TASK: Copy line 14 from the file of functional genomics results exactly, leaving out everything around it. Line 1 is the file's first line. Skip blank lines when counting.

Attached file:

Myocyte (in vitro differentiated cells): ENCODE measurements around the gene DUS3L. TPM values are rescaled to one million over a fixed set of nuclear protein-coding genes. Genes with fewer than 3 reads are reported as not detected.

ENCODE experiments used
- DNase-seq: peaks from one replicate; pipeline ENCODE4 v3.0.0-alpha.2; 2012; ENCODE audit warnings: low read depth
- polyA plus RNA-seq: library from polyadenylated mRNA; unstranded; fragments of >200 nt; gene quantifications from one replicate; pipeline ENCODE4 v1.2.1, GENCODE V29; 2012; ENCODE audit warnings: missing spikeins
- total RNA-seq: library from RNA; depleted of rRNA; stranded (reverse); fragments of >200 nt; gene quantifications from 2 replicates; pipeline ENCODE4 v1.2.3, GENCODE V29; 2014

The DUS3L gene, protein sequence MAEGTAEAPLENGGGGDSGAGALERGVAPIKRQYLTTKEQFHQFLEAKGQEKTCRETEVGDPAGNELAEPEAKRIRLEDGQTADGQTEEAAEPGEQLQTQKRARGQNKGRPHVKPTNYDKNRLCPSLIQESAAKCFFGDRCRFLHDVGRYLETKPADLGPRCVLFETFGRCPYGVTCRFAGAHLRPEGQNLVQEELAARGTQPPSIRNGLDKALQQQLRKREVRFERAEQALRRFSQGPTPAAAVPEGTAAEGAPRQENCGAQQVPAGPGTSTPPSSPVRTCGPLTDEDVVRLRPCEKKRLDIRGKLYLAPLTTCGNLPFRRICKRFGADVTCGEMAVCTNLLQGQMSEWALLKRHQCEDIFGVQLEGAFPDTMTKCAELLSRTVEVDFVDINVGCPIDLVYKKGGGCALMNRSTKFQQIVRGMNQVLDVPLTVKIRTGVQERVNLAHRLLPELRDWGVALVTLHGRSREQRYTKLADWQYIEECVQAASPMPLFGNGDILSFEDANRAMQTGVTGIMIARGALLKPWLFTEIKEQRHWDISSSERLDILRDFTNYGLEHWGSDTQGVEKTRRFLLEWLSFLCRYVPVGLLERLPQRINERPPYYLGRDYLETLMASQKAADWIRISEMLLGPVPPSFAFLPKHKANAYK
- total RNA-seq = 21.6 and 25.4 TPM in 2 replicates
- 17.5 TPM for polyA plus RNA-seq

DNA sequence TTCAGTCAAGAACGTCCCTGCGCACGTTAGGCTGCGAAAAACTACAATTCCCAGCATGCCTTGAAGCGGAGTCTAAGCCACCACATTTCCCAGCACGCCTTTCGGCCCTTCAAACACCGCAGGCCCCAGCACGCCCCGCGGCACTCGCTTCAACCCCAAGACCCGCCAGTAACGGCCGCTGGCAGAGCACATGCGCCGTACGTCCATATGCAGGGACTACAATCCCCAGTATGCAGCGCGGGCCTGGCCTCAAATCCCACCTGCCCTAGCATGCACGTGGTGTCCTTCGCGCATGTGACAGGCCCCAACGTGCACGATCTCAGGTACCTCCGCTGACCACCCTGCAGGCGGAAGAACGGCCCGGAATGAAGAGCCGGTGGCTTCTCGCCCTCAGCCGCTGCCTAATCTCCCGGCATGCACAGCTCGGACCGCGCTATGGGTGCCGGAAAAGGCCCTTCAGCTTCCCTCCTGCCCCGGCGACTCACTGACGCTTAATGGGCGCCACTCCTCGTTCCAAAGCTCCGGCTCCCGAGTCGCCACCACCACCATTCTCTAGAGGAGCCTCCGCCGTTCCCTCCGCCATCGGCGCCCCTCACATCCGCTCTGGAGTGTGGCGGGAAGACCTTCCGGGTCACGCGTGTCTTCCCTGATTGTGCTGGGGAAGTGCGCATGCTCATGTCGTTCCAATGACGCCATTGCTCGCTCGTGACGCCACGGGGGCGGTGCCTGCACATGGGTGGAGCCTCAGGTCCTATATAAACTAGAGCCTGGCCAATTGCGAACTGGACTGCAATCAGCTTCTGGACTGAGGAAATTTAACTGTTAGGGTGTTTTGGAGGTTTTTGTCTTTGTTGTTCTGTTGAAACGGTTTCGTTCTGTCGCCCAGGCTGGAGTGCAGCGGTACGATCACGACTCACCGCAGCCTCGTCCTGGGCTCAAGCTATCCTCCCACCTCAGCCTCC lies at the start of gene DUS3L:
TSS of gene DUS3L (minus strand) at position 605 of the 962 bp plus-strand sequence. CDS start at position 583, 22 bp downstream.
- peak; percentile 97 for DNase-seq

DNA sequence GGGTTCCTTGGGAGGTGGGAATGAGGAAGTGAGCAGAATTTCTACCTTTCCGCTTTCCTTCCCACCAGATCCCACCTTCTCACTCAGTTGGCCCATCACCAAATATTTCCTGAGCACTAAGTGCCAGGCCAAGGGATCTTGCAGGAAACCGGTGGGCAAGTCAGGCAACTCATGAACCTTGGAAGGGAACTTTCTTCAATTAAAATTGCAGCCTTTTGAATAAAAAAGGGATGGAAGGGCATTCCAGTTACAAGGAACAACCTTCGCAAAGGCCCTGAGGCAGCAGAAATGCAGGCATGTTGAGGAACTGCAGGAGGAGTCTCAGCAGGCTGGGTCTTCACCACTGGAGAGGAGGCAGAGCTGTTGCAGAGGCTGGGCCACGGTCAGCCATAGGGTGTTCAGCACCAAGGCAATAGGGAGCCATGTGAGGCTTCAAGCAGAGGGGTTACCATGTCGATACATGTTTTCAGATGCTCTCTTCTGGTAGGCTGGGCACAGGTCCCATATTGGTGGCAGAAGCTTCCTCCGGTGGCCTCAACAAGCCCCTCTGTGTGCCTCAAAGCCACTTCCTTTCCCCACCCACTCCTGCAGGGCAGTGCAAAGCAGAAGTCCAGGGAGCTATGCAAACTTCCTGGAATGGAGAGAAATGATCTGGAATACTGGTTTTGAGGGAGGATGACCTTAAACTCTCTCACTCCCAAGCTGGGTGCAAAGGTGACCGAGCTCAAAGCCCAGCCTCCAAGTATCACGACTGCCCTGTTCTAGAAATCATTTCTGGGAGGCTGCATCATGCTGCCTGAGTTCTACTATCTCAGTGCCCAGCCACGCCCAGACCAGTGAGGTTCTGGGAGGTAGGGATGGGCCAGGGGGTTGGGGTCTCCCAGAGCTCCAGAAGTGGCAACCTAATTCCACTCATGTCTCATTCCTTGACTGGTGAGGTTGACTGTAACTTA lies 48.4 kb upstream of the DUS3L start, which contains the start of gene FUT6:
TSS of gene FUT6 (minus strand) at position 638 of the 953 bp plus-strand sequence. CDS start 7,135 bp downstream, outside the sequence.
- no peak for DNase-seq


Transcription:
- no peak for DNase-seq